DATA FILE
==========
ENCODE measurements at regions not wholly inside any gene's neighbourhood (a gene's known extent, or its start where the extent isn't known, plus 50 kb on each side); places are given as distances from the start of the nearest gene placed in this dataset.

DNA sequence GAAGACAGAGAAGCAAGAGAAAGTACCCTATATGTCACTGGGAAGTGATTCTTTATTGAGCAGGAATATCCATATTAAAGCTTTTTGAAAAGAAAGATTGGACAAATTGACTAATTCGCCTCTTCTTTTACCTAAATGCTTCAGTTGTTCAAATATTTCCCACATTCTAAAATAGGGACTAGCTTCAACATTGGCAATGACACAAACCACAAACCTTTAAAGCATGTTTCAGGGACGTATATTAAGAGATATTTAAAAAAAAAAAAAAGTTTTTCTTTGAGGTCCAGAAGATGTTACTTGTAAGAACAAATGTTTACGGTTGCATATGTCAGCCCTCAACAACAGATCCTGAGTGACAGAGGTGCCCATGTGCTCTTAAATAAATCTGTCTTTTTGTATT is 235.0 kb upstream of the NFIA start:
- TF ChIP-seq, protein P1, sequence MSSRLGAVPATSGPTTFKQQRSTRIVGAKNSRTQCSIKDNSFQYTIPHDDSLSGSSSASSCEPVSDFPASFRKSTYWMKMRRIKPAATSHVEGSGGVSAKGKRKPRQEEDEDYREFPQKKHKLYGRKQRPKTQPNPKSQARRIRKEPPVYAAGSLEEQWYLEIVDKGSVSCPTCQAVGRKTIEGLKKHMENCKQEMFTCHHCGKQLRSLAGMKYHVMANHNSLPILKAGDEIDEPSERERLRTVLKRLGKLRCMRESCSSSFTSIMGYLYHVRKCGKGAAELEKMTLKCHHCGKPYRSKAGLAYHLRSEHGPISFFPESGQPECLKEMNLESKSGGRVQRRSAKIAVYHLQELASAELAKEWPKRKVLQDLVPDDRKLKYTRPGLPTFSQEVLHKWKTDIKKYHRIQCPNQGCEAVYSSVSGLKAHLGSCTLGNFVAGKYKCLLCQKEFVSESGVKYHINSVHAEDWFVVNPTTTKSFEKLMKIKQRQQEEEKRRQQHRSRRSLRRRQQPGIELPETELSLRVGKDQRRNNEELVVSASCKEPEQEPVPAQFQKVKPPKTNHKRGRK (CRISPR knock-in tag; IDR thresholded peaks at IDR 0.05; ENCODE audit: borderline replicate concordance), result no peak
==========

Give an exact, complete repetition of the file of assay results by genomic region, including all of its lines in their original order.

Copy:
ENCODE measurements at regions not wholly inside any gene's neighbourhood (a gene's known extent, or its start where the extent isn't known, plus 50 kb on each side); places are given as distances from the start of the nearest gene placed in this dataset.

DNA sequence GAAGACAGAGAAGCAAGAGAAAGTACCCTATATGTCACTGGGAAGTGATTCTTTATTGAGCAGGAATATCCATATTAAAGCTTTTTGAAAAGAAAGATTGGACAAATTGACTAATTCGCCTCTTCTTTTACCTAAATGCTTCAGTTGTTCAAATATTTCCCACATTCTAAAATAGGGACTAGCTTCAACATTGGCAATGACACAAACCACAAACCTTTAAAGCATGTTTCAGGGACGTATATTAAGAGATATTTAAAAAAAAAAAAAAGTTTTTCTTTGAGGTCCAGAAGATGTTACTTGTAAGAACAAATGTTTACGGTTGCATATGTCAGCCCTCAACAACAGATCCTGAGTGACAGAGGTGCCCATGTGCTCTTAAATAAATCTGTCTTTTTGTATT is 235.0 kb upstream of the NFIA start:
- TF ChIP-seq, protein P1, sequence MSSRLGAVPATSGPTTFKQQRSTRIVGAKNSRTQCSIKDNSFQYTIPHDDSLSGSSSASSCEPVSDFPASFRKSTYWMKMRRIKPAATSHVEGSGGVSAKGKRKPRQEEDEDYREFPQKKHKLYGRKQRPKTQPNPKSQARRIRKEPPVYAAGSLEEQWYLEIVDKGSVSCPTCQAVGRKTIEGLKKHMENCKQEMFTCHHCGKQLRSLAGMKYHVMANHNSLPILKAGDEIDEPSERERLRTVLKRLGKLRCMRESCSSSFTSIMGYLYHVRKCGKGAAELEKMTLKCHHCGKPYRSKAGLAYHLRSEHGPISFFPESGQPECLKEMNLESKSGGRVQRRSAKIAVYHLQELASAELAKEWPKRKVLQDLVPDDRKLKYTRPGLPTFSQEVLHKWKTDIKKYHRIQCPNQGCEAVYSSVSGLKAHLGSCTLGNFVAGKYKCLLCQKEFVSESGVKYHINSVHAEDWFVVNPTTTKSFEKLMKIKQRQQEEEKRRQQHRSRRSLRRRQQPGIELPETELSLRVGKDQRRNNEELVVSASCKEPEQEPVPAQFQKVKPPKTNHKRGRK (CRISPR knock-in tag; IDR thresholded peaks at IDR 0.05; ENCODE audit: borderline replicate concordance), result no peak